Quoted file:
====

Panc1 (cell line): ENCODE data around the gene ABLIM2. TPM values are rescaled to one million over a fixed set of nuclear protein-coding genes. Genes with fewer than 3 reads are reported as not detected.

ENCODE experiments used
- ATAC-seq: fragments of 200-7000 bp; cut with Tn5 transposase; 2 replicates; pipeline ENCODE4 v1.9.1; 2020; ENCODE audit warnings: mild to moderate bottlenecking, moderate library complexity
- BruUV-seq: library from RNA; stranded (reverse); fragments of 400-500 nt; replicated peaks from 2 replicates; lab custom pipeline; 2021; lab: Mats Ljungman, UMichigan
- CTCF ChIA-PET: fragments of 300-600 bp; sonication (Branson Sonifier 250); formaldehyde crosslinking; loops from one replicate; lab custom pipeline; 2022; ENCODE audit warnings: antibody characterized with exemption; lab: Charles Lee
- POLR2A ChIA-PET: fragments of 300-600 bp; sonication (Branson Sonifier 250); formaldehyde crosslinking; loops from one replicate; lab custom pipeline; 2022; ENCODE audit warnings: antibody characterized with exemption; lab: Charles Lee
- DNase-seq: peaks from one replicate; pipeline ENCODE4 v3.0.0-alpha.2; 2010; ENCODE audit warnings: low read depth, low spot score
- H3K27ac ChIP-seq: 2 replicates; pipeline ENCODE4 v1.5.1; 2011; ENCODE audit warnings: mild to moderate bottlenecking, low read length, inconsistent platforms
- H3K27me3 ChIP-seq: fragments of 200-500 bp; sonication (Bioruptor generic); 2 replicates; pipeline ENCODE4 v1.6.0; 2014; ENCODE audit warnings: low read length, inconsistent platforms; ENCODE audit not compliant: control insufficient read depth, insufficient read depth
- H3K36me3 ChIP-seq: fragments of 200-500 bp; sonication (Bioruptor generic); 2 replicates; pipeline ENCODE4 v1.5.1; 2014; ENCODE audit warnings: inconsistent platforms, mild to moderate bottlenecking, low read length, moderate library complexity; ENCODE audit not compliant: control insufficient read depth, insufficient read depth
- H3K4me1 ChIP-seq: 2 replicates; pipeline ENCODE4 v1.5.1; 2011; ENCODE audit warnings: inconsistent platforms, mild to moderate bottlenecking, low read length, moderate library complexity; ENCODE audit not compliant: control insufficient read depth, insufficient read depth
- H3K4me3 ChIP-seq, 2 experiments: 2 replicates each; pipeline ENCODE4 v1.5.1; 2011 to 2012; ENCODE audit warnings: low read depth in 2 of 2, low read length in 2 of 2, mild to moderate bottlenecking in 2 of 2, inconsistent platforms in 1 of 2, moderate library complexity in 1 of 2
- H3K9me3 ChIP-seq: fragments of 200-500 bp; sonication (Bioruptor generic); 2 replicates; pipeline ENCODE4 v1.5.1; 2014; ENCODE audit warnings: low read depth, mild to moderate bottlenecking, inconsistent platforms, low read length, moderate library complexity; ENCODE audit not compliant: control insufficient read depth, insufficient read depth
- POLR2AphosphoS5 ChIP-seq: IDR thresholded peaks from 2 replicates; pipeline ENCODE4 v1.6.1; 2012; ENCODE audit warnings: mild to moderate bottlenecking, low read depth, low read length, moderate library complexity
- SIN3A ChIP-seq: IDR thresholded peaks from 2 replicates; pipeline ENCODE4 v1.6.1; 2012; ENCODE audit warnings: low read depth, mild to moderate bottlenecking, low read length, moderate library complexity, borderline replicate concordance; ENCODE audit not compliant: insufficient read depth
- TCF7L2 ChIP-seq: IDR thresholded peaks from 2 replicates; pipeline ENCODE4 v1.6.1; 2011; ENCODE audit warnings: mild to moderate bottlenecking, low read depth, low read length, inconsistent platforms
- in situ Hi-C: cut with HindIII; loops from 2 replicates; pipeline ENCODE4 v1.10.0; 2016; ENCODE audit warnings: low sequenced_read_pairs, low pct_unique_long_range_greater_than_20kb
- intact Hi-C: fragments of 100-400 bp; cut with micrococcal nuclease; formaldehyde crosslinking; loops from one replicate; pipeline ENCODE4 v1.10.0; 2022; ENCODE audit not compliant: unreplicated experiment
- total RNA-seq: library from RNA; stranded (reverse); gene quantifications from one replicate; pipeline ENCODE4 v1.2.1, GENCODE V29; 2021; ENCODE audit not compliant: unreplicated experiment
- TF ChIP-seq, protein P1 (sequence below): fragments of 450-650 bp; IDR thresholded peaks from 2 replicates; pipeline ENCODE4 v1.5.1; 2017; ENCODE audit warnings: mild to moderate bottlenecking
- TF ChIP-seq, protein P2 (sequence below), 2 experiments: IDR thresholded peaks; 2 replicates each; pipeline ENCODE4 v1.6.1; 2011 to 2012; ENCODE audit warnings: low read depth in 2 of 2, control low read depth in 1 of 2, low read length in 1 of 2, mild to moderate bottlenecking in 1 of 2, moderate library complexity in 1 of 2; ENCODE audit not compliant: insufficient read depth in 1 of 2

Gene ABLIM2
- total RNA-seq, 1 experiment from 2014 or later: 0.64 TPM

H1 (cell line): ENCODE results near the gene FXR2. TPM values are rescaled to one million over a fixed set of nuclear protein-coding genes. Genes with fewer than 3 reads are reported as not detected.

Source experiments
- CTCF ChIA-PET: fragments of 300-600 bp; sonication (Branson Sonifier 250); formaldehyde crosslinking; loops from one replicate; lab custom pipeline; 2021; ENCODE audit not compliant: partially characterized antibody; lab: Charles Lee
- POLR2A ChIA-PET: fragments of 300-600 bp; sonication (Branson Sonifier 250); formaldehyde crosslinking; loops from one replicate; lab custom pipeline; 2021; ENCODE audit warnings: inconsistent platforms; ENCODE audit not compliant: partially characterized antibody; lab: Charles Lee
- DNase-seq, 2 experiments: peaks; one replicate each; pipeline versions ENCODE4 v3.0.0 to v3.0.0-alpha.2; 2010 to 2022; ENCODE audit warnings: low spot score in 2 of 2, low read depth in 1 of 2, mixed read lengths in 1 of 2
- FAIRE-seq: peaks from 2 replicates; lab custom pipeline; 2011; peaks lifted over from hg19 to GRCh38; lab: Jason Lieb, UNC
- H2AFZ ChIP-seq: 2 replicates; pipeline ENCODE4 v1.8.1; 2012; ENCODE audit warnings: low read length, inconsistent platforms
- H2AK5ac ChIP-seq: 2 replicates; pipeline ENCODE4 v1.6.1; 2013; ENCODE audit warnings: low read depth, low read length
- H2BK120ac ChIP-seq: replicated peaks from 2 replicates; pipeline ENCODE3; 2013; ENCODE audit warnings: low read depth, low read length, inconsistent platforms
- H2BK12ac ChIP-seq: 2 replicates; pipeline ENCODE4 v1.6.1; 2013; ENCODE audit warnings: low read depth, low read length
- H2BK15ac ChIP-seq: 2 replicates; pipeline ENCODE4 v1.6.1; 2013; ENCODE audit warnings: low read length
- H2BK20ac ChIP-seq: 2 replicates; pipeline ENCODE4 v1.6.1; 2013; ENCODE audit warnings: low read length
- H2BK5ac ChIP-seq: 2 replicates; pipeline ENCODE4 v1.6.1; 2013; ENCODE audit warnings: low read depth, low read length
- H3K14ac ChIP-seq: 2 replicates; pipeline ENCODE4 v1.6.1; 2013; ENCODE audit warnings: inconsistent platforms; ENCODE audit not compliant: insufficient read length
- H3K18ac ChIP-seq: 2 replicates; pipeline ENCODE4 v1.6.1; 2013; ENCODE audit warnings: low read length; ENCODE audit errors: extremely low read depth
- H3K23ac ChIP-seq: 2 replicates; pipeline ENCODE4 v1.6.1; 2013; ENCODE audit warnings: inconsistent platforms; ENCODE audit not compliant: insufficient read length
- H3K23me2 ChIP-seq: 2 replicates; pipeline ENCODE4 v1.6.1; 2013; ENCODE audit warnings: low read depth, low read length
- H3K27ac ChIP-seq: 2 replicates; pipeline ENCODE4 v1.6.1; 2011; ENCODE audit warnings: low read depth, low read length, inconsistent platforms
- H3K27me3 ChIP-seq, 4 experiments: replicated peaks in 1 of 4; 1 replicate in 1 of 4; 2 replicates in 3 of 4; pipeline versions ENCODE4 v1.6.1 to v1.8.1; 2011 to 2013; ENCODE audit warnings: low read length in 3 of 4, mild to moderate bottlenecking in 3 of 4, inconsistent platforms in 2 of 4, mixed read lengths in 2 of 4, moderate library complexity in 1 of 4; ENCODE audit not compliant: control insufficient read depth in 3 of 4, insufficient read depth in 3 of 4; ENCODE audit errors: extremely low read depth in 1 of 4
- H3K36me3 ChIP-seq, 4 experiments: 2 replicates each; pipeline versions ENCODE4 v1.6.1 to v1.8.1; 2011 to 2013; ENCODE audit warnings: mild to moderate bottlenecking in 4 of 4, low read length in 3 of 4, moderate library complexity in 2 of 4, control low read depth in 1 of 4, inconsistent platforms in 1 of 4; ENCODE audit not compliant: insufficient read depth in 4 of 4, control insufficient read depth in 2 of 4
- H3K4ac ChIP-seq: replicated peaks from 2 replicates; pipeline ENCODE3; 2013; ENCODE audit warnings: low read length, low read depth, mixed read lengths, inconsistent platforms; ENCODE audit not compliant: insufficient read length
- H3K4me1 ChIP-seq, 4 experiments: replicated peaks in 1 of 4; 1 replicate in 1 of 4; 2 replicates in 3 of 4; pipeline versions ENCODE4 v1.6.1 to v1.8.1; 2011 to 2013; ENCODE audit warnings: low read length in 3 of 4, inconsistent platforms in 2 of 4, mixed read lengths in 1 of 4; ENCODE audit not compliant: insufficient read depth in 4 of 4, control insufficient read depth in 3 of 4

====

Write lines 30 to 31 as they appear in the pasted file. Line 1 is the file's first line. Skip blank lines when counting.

- H2AFZ ChIP-seq: 2 replicates; pipeline ENCODE4 v1.8.1; 2012; ENCODE audit warnings: low read length, inconsistent platforms
- H2AK5ac ChIP-seq: 2 replicates; pipeline ENCODE4 v1.6.1; 2013; ENCODE audit warnings: low read depth, low read length